A quick look at Ansible

A quick look at Ansible

Sun 21 September 2014

What is Ansible?

I will start of this short article with the

Ansible comes with modules for carrying out a variety of tasks, and if there is no module for what you need to do you can use the command or shell module to execute the raw commands. Or you could create your own module (and share it with the community).

Install and setup Ansible

The easiest way to install ansible is through your native packagemanager.

CentOS / RHEL / Yum

# yum install ansible

Ubuntu / Debian / Apt

# apt-get install ansible

Mac OSX / Homebrew

$ brew install ansible

After the packages is installed you have to look into the configuration files that is placed in "/etc/ansible/".

There are two interesting files I will mention in this quick introduction:

  • ansible.cfg
  • hosts

The ansible.cfg file is well documented inside the file itself, so read the file and adjust parameters as needed.

The hosts file contains all the host you want to do actions on, and is also well documented.

  • You can specify groups of hosts
  • You can specify multiple hosts by doing ranges
  • You can specify hosts by fqdn or ip-addresses






This will give us the ability to do stuff on either our testcluster or prodcluster later on.

Doing stuff with Ansible, also known as Ansible playbooks

To do tasks, ansible employes the concept of playbooks, which is a recipe on what action should be carried out, and on what hosts.

The playbooks are written in YAML and consist of play(s) and task(s).

  • A playbook can contain multiple play's
  • A play can contain multiple task's.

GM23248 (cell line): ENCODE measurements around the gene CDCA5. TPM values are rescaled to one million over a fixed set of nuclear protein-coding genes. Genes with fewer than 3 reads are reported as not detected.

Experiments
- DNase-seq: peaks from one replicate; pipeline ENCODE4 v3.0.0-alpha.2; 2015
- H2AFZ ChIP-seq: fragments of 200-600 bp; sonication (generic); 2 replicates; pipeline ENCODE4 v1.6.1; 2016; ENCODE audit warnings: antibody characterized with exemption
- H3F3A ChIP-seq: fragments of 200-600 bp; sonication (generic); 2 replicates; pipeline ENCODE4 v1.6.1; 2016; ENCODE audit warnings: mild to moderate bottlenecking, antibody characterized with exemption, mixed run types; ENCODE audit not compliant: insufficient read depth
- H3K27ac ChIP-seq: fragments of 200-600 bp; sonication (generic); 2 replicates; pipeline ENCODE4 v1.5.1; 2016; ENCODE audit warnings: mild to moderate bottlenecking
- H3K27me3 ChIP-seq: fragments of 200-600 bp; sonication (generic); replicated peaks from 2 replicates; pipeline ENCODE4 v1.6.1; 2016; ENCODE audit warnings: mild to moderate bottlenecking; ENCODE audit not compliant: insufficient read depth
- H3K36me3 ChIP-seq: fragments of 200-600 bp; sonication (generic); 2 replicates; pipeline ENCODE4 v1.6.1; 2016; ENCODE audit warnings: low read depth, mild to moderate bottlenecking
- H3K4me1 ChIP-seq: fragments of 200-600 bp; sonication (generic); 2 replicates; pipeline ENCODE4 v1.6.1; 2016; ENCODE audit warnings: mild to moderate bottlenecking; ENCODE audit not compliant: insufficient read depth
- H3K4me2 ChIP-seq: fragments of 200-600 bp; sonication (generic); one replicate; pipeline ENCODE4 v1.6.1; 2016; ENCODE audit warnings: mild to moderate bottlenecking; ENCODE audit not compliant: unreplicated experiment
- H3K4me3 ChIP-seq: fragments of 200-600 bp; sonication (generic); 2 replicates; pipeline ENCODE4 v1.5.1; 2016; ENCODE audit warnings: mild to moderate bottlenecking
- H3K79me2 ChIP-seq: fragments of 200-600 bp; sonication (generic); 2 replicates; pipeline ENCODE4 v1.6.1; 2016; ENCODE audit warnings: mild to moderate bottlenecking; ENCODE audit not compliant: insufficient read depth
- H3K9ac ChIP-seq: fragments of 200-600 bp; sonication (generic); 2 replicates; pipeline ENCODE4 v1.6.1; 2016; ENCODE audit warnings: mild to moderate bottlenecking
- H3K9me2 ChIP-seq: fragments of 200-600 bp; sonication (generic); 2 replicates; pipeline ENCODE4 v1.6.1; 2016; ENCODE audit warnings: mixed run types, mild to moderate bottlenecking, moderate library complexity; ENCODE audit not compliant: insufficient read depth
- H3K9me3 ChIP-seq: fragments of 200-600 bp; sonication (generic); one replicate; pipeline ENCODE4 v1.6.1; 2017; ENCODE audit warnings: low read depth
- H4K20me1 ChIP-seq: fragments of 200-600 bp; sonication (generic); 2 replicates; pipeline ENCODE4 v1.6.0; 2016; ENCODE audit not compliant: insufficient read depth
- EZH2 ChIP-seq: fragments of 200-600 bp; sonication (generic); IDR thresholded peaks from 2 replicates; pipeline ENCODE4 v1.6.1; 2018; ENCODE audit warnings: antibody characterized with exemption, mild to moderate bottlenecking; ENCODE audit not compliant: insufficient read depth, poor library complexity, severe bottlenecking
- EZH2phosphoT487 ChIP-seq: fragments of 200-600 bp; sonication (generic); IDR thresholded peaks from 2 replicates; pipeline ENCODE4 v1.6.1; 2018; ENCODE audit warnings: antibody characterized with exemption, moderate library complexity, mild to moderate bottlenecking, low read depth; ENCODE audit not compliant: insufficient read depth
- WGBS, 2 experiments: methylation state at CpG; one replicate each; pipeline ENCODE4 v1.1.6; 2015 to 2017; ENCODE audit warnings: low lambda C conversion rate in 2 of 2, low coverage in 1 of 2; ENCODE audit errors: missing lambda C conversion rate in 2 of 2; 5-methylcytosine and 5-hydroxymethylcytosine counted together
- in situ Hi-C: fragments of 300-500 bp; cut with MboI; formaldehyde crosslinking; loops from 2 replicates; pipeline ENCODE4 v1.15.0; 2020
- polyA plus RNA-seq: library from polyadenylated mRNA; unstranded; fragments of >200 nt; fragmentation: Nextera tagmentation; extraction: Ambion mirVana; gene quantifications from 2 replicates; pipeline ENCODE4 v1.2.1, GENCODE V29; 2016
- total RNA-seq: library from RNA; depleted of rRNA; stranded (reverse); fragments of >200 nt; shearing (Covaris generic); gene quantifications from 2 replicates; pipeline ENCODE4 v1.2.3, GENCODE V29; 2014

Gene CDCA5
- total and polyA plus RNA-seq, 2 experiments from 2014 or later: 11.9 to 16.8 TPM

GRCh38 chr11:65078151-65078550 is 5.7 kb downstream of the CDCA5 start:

- hosts: testcluster
remote_user: root
- name: Update apt cache
apt: update-cache=yes
- hosts: testcluster
remote_user: root
- name: Dist upgrade
apt: upgrade=dist

The above playfile contains two plays, one that "apt-get update" and one that "apt-get dist upgrade". Each play contains a single task, which calls the Ansible apt-module.

To do a playbook you call the ansible-playbook command and point it to the YAML file:

$ ansible-playbook ~/ansible-playbooks/update.yaml

Ansible will now take care of update and upgrading all your testcluster machines to the latest and greatest software. That was easy!

Quirks and tips

SSH keys

To make the ansible-playbooks as smooth as possible I decided to deploy my ssh-keys to the administrator user on the machines.

When ssh-keys are deployed, I can unlock the key on my machine and forward the agent. This removes the need for entering my password on each host ansible is connecting to.

The Ansible documentation also encourage the use of ssh-keys instead of password. If you want to use password instead of keys you can add "--ask-pass" where needed.

Strict hostkey checking

My known_hosts file had all the previous hostkeys for the servers, so to get rid of the "are you sure you want to connect" prompt I had to disable the hostkeychecking.


or add this to your ansible.cgf file:


host_key_checking = False

A more correct solution would have been updating my known_hosts file with new and correct hostkeys for all the servers, but for testing purposes, I went the lazy route.

Running commands without a playbook

Check the uptime of your servers? Or some other simple task?

$ ansible testcluster -m command -a "uptime" -u username -i ~/ansible/hosts | success | rc=0 >>
14:56:26 up 24 days, 6:09, 12 users, load average: 0.33, 0.30, 0.25 | success | rc=0 >>
14:56:26 up 55 days, 5:09, 12 users, load average: 0.53, 0.50, 0.55

Take note of the -i , an override of the inventory / hosts file.


This was just a quicklook at Ansible and some trick on how to get started. I will hopefully write some more on ansible later. I will try describe how to do some common tasks on osx, and at a future point a comparison (pros and cons) with Puppet.